BeerWise: Fall Beers

As we say good-bye to the crisp lagers and fruit beers of summer, we say hello to the stronger, darker ales of fall.  Before you judge the beer world too harshly for this year’s vast array of fall beer offerings, you should know the fall beer tradition came thousands of years before the Pumpkin Spice Latte.

Autumn is the season of harvest.  Harvest is the perfect time to utilize your freshly harvested crops to make beer. Hops are also harvested in fall and while the flavors do store well, you can’t beat the clean and lively bitter of fresh hops in a fall beer. Cooler autumn temperatures require a little extra anti-freeze so the alcohol content of fall beers is usually 1 to 2% higher than the summer brews. Without further ado, let’s take a look at look at two fall beers, old and new.

Drinking Pumpkin

Pumpkin Beers were being brewed long before the advent of the Great Pumpkin Spice craze we’ve seen the past 3 or 4 years. Traditional pumpkin ale is brewed with pumpkin. These pumpkin ales are excellent fall beers and have a sweet, earthy flavor.

Pumpkin Spice lovers have not been denied by the beer world. Many of the recent pumpkin beer offerings feature the very same spices you’ll find in your Pumpkin Spice beverages, breads, and pies. Some of these spiced brews are exceptionally good, so don’t immediately overlook these brews in your fall beer selections.

got-beer_l

Märzen Beers are the pride and joy of the famous Bavarian beer and culture festival known as Oktoberfest.  Germans are very particular about their beer to the point where special laws were created to control quantity and quality. In 16th century Bavaria, beer could only be brewed from the end of September until the end of April. In the month of March (Märzen), a special beer was brewed to be served at Oktoberfest.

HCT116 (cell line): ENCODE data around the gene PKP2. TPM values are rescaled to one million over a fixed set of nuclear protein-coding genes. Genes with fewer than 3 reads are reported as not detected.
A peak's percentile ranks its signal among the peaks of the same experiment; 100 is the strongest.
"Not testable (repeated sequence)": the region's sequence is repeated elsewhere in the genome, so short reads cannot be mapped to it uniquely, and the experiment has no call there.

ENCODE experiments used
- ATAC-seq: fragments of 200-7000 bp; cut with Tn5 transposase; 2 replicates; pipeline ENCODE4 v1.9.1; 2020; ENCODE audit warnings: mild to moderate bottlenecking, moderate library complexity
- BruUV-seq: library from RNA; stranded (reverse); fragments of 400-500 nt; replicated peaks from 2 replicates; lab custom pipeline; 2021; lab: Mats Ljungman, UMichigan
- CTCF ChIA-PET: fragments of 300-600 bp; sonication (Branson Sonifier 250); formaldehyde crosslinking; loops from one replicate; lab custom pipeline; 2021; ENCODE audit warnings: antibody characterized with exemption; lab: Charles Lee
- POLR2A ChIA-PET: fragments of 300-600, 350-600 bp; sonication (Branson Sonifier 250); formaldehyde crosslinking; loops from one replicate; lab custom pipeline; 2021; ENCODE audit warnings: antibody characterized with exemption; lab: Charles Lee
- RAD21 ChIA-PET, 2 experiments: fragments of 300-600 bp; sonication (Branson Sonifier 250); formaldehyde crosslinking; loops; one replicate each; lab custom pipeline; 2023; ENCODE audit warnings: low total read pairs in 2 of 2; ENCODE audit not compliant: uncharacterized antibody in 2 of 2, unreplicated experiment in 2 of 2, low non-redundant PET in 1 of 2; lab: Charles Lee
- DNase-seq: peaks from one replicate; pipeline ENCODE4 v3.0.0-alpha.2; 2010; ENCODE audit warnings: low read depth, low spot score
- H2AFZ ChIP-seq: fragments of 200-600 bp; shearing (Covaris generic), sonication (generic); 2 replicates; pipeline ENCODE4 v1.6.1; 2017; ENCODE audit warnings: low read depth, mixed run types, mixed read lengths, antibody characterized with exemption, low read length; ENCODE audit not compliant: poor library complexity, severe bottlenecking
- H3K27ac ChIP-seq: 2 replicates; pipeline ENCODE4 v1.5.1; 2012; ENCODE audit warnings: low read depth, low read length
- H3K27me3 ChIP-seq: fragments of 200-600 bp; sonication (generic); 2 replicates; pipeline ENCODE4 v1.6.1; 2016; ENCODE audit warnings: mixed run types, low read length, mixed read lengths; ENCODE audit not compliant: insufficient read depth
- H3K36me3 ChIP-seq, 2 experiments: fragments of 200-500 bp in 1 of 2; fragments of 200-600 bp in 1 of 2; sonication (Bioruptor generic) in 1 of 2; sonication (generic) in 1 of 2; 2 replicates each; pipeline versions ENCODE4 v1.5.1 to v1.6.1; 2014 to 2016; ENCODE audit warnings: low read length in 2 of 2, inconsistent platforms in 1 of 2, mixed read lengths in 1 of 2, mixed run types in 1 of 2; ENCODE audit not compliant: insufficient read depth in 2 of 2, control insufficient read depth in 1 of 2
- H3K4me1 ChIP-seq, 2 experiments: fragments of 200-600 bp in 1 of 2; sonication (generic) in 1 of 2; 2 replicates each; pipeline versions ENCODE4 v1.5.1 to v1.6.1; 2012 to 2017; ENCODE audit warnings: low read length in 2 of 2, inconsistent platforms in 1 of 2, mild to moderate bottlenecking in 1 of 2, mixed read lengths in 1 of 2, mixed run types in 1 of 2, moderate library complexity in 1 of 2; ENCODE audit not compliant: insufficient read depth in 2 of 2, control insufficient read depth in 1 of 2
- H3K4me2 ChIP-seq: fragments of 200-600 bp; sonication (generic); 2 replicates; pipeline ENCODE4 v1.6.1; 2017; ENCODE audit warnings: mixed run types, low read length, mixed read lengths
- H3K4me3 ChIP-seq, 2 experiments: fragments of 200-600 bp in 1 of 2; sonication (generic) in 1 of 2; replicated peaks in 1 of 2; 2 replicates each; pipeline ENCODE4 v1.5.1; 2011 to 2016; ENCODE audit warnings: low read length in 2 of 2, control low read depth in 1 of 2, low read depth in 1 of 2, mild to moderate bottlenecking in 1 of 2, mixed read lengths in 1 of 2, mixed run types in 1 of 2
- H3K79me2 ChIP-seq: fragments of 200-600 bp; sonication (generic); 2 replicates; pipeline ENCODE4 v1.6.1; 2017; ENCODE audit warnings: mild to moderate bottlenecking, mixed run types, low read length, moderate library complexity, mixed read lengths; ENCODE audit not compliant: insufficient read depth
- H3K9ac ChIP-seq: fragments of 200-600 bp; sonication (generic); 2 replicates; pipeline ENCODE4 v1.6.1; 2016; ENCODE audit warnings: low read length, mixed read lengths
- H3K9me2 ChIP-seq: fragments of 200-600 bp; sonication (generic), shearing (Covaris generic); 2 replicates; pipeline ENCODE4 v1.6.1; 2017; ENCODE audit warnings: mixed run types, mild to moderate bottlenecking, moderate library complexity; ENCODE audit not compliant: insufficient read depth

Oktoberfest originated in Munich but has since spread out globally to almost every community with a significant Bavarian German community.  The original Märzen lagers would feature darker malts, a higher alcohol content, and more hops than other beers in order for them to last the 7 months without spoiling. Modern brewers have upheld this tradition but there are subtle flavor differences depending on location and the brew master’s style. No matter the Oktoberfest, you can expect a bold beer that warms your chest. Although you can purchase Oktoberfest-style beers at your local provider, it’ll taste so much better if you’re able to enjoy one at Oktoberfest.

Take time to enjoy one of the fall beers discussed in this article and a few of the growing selection of fall beers available from your local brewer.

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Oktoberfest: Photo credit: a4gpa / Foter / CC BY-SA

Drinking Pumpkin: Photo credit: anaxolotl / Foter / CC BY-NC

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Comments

  1. David Stanley says:

    There are bunch of Michigan-made marzens that are great. We have a local brewery (Fenton Winery and Brewery) and every fall, they make a smoked porter that I would gladly sell body parts to drink. I’ve also been drinking an Arcadia Ales Nutbrown that is terrific stuff. Party on, Wayne.

    • Is it legal to send beer across the border? If so, I’d like to try those. If not, then you’ll have to save me a couple if I ever make it to your part of the world.

  2. James – I think you can buy Arcadia in Canada.I’ll check on it for you.
    But, yeah, if you leave the country where the govt actually works, and head over here, I’m buying!!

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